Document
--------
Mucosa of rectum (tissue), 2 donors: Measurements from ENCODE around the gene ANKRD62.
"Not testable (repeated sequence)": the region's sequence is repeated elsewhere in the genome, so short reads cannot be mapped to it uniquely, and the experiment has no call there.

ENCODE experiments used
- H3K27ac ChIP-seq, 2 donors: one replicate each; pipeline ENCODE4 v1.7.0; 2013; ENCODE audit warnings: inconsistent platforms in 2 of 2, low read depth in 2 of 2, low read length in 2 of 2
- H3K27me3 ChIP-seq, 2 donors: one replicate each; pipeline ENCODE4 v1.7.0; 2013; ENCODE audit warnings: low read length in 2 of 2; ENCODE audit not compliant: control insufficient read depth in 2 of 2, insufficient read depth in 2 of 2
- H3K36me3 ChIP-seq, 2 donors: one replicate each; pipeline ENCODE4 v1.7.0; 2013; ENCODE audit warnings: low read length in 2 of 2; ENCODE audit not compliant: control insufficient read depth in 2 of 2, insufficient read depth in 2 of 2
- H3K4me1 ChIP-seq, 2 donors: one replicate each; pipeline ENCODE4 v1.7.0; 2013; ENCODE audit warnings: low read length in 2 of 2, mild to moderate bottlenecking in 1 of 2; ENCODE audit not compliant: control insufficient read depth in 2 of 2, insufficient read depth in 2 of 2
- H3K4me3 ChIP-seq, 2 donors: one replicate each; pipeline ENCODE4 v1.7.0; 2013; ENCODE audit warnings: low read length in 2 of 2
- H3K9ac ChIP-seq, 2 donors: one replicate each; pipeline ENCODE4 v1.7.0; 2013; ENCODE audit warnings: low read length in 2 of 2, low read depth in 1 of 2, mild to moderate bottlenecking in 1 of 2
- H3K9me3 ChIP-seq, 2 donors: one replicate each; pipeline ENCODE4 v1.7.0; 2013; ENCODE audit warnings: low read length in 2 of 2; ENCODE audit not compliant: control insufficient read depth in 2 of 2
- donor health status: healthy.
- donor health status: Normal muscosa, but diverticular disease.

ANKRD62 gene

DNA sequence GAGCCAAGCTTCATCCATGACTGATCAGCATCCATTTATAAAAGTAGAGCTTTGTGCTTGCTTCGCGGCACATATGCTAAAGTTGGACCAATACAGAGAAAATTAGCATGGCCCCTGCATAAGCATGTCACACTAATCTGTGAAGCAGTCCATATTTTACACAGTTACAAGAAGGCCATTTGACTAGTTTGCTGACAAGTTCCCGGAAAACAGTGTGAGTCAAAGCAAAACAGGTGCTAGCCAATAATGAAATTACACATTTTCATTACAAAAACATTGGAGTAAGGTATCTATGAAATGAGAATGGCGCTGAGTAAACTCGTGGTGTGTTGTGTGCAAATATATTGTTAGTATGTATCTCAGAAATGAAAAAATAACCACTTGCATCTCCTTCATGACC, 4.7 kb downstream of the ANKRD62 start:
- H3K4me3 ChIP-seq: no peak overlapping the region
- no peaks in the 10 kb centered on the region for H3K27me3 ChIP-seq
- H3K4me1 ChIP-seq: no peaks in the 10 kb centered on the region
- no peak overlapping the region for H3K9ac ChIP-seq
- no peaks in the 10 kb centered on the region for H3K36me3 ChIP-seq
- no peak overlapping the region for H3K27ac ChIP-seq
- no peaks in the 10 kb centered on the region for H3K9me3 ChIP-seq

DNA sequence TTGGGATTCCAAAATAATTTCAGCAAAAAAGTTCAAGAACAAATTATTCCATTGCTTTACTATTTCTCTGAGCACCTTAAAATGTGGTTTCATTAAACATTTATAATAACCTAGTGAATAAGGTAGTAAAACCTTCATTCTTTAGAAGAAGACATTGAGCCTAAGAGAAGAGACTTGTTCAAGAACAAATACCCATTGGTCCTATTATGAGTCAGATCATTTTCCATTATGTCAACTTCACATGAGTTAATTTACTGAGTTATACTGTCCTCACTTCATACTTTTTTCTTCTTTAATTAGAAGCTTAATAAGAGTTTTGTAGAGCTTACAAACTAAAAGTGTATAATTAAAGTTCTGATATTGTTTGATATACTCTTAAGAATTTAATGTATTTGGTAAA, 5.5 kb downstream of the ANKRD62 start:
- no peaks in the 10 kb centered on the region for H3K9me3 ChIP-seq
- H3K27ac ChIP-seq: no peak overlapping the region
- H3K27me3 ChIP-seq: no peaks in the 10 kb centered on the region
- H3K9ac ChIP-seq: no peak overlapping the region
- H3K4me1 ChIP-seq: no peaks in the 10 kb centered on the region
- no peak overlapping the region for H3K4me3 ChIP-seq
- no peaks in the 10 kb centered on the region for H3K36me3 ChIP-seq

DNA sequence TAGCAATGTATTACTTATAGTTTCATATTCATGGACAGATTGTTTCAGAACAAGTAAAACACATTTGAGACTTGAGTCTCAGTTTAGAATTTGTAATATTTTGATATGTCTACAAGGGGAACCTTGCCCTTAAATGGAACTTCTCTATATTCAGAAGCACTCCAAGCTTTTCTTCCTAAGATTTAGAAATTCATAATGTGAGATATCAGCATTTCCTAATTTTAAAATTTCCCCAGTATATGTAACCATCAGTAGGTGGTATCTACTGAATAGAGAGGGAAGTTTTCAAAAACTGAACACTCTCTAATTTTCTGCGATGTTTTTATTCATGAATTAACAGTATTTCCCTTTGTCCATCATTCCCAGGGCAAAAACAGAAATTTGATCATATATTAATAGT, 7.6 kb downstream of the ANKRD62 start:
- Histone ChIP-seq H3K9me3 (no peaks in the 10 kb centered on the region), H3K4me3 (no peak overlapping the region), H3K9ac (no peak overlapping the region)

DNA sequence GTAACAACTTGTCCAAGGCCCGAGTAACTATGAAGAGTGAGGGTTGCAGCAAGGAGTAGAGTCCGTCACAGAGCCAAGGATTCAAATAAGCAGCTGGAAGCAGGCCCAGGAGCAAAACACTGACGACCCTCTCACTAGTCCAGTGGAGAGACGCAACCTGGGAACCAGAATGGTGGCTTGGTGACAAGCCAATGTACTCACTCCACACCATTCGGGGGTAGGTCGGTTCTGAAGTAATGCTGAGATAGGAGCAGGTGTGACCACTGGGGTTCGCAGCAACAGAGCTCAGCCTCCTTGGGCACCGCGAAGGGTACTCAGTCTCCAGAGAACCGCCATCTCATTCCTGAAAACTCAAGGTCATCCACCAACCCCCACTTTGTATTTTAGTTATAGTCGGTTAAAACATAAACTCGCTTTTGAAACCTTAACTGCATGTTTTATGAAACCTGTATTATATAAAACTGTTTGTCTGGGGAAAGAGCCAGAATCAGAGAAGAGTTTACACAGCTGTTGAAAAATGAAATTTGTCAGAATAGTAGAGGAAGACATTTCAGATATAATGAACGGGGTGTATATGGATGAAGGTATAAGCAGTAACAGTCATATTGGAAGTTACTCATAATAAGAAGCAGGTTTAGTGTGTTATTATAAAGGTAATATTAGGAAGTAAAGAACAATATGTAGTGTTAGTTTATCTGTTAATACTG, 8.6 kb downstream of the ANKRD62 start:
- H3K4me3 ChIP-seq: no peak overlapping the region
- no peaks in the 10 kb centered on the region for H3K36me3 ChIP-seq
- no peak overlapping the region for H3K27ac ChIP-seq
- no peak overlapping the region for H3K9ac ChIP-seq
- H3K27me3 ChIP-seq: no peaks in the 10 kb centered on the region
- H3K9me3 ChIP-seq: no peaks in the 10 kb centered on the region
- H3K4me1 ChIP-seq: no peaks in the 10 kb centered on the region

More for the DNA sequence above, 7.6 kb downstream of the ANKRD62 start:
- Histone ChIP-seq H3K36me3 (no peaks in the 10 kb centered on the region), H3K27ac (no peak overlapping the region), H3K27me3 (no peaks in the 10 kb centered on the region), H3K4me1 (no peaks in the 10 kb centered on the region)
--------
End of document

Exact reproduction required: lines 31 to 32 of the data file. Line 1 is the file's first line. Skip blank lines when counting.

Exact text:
- Histone ChIP-seq H3K9me3 (no peaks in the 10 kb centered on the region), H3K4me3 (no peak overlapping the region), H3K9ac (no peak overlapping the region)

DNA sequence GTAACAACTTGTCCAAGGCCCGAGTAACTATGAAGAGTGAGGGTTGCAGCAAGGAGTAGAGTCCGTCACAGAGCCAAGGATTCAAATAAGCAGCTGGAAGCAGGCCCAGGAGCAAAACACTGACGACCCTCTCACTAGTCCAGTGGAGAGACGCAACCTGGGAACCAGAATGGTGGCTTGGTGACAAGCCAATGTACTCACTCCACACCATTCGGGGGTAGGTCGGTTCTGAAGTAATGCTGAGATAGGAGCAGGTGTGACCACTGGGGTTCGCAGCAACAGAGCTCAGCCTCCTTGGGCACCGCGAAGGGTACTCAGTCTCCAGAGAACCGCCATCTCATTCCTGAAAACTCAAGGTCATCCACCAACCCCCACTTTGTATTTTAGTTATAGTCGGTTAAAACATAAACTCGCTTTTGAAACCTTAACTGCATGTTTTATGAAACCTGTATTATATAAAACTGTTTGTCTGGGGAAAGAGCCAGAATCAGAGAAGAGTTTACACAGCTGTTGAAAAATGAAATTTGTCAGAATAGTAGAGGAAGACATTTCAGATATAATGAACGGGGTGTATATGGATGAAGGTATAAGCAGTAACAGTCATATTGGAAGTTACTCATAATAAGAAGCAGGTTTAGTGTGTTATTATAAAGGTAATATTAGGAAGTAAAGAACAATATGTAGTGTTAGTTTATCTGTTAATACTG, 8.6 kb downstream of the ANKRD62 start: